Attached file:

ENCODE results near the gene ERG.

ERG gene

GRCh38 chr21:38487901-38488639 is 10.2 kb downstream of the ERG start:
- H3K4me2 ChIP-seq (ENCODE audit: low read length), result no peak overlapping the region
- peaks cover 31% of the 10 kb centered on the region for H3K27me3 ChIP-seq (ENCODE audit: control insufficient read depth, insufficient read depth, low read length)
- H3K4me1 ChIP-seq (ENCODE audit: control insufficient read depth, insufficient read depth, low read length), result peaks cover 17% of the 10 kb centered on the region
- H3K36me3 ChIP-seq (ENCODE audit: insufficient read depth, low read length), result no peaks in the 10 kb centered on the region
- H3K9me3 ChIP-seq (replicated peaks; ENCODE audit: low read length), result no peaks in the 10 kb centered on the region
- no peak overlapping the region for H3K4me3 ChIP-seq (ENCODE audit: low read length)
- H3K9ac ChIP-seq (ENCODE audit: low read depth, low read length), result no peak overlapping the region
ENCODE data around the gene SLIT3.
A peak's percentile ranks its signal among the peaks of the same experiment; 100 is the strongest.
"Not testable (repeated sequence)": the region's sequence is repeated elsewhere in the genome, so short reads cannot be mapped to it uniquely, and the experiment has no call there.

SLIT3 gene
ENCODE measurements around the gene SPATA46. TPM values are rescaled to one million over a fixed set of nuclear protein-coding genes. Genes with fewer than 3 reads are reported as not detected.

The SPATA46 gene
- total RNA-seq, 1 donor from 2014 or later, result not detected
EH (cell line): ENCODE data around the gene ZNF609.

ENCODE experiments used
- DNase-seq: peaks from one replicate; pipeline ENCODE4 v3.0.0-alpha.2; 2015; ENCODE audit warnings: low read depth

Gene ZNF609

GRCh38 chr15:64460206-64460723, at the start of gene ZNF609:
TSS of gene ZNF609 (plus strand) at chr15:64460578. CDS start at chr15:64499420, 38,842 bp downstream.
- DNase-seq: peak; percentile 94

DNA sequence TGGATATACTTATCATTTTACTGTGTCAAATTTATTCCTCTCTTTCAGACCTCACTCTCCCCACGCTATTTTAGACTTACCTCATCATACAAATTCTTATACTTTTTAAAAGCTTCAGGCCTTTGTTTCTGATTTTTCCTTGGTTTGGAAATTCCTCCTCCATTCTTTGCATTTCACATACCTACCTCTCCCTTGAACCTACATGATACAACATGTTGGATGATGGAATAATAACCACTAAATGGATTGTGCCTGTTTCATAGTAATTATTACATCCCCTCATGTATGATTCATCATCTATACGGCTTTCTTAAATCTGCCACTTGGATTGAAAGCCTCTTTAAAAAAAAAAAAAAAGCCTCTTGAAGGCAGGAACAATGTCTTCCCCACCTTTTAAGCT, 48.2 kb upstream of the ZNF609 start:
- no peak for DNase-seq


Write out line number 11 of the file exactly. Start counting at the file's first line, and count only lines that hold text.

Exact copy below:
ENCODE data around the gene SLIT3.